We remember her as a shy, ponytailed, 14-year-old pixie who scored the first perfect 10 in Olympic gymnastics history 34 years ago. But these days Nadia Comaneci is a multitasking mom who juggles charity work, speaking appearances and product endorsements, Twittering as she goes.
See also: Older Olympians still got game.
Comaneci, who spoke on the phone with the AARP Bulletin while working out on a treadmill in her Norman, Okla., home as her 4-year-old son napped, is married to gymnast Bart Conner, also a former Olympic gold medalist. Together, they run the Bart Conner Gymnastics Academy, International Gymnast magazine, a television production company and a gymnastics supply company.
Her journey began in the small village of Onesti, Romania, where as a 6-year-old she joined her first gymnastics team. "I had a lot of energy, and my mom decided to look for a place where I can spend the energy," she recalled, "because I was jumping on the couch and furniture and I was jumping on the top of the things in the house."
Eight years and many competitions later, she marched into an arena in Montreal with her tiny teammates in white leotards, stepped up to the uneven parallel bars and performed the routine that would earn her a perfect 10.
Because no gymnast had ever scored a 10, the scoreboard wasn't configured to display it properly. Instead, it showed a 1.00. Coach Bela Karolyi gestured angrily to the judges to ask what the score meant. One of them held up 10 fingers.
By the end of the 1976 Olympics, Comaneci had earned seven perfect 10s, three gold medals, one bronze and one silver. In a single week, she was on the covers of Time, Newsweek and Sports Illustrated. "She's Perfect," Time declared on its cover.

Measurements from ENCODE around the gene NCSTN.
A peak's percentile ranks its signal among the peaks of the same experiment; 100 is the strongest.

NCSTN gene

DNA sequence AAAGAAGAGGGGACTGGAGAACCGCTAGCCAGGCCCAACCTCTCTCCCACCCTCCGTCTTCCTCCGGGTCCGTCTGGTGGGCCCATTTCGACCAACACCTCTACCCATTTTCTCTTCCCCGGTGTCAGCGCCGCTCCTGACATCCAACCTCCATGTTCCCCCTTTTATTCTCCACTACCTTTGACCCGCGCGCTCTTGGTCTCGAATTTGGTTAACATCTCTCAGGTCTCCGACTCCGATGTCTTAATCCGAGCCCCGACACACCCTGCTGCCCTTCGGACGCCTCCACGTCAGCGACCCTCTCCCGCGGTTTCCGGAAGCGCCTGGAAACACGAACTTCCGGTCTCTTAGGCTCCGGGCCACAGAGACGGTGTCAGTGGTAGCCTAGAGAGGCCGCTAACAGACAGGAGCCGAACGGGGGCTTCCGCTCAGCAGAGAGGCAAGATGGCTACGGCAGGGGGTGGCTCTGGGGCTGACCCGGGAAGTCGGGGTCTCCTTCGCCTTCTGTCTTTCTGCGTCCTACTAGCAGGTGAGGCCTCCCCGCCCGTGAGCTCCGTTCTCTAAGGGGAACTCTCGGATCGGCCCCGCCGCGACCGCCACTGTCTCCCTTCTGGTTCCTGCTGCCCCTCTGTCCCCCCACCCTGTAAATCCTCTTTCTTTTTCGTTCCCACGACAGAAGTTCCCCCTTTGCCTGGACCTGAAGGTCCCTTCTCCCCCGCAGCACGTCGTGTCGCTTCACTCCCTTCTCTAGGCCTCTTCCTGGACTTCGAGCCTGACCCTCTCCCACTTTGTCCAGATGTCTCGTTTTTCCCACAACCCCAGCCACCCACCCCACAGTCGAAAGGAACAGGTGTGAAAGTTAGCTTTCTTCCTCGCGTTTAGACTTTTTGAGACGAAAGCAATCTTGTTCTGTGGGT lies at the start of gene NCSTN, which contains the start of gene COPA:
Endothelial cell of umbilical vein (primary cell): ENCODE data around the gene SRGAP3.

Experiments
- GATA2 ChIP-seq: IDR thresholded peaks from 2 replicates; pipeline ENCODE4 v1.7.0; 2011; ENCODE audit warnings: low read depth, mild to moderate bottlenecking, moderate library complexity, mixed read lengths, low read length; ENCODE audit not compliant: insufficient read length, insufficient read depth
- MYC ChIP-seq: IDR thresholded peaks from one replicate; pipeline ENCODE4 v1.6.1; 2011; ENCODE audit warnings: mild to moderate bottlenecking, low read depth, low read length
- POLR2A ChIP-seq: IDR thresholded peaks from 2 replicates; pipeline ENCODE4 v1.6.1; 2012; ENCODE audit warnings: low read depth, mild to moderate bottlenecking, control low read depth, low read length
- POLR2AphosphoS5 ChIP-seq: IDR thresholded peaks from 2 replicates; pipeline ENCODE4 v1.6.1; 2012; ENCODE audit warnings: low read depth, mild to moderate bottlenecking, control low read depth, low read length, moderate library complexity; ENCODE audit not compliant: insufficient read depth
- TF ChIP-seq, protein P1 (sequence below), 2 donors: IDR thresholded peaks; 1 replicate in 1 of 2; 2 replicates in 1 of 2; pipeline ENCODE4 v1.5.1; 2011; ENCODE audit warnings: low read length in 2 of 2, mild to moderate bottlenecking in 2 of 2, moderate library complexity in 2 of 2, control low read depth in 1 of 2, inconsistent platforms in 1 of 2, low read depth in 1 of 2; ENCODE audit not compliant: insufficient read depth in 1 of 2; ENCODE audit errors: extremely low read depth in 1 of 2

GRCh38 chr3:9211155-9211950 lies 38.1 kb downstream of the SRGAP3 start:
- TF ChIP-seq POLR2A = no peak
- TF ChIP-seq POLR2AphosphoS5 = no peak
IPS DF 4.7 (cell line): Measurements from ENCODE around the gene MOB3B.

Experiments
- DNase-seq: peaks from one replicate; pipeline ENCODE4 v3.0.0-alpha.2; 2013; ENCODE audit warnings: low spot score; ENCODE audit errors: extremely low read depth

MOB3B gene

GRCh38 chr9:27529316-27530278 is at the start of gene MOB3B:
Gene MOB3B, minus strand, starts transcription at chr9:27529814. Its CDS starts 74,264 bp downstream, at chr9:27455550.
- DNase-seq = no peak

But life in Romania after her triumphant return grew increasingly grim under Nicolae Ceausescu, the country's brutal dictator.
In 1981, after Karolyi defected while leading a tour of Romanian gymnasts, including Comaneci, in the United States, she was no longer permitted to travel outside Romania. She began to chafe under the many restrictions placed on her.
"I was just told no, no, no." And then I said, "Well, I'm going to figure out how am I going to make it yes, yes, yes," she recalled.
She defected with a small group one night in 1989, walking hours in the dark into neighboring Hungary. The next day the group was driven to the Austrian border. That night they climbed seven barbed-wire fences. Comaneci said in her autobiography she was "covered with blood." After presenting herself at the American Embassy and requesting asylum, she was put on a flight to the United States within hours.
"I'd trudged through freezing water and across icy fields and climbed over barbed-wire fences, all the while expecting to be shot," she recalled in her 2003 memoir, Letters to a Young Gymnast. "After all that, I stepped into a room packed with journalists shouting questions and flashing cameras. Suffice it to say that I was shell-shocked."